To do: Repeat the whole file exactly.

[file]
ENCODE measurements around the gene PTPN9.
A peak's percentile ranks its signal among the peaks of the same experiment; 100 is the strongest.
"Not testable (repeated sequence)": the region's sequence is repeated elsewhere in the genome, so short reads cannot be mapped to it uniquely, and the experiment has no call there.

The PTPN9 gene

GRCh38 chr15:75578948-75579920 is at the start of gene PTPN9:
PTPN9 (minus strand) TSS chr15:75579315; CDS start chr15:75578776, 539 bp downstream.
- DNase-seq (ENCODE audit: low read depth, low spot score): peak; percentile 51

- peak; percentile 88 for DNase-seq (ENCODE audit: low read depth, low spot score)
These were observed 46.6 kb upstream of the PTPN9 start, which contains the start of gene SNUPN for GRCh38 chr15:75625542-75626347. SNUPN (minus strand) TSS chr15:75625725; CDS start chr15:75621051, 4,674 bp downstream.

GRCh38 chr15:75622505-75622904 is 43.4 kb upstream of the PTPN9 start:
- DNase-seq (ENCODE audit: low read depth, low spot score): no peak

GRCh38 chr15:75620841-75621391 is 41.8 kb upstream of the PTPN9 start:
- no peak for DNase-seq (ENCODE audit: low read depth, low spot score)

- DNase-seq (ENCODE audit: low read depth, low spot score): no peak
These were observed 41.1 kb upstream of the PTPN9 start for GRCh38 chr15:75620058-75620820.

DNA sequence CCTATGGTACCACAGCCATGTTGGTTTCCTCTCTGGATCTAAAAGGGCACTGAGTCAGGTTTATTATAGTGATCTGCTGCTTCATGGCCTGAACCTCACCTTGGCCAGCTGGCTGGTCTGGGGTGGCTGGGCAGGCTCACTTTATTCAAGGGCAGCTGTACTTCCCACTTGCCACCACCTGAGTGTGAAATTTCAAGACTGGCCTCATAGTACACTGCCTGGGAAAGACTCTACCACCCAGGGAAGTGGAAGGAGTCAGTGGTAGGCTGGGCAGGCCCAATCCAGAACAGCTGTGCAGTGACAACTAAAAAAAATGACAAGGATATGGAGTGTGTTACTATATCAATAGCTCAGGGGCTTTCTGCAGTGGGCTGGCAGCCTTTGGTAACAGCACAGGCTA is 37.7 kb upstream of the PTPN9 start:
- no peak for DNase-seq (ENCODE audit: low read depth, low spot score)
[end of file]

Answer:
ENCODE measurements around the gene PTPN9.
A peak's percentile ranks its signal among the peaks of the same experiment; 100 is the strongest.
"Not testable (repeated sequence)": the region's sequence is repeated elsewhere in the genome, so short reads cannot be mapped to it uniquely, and the experiment has no call there.

The PTPN9 gene

GRCh38 chr15:75578948-75579920 is at the start of gene PTPN9:
PTPN9 (minus strand) TSS chr15:75579315; CDS start chr15:75578776, 539 bp downstream.
- DNase-seq (ENCODE audit: low read depth, low spot score): peak; percentile 51

- peak; percentile 88 for DNase-seq (ENCODE audit: low read depth, low spot score)
These were observed 46.6 kb upstream of the PTPN9 start, which contains the start of gene SNUPN for GRCh38 chr15:75625542-75626347. SNUPN (minus strand) TSS chr15:75625725; CDS start chr15:75621051, 4,674 bp downstream.

GRCh38 chr15:75622505-75622904 is 43.4 kb upstream of the PTPN9 start:
- DNase-seq (ENCODE audit: low read depth, low spot score): no peak

GRCh38 chr15:75620841-75621391 is 41.8 kb upstream of the PTPN9 start:
- no peak for DNase-seq (ENCODE audit: low read depth, low spot score)

- DNase-seq (ENCODE audit: low read depth, low spot score): no peak
These were observed 41.1 kb upstream of the PTPN9 start for GRCh38 chr15:75620058-75620820.

DNA sequence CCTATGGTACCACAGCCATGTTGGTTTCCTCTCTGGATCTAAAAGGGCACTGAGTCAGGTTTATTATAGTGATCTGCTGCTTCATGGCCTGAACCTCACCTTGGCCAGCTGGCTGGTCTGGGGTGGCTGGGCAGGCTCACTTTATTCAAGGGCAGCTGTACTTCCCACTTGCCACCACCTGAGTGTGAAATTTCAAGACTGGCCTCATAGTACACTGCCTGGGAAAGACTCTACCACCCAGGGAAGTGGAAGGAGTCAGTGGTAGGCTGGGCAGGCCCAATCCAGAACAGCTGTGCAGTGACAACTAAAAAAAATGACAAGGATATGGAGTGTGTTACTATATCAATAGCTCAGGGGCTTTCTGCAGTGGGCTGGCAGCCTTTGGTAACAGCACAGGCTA is 37.7 kb upstream of the PTPN9 start:
- no peak for DNase-seq (ENCODE audit: low read depth, low spot score)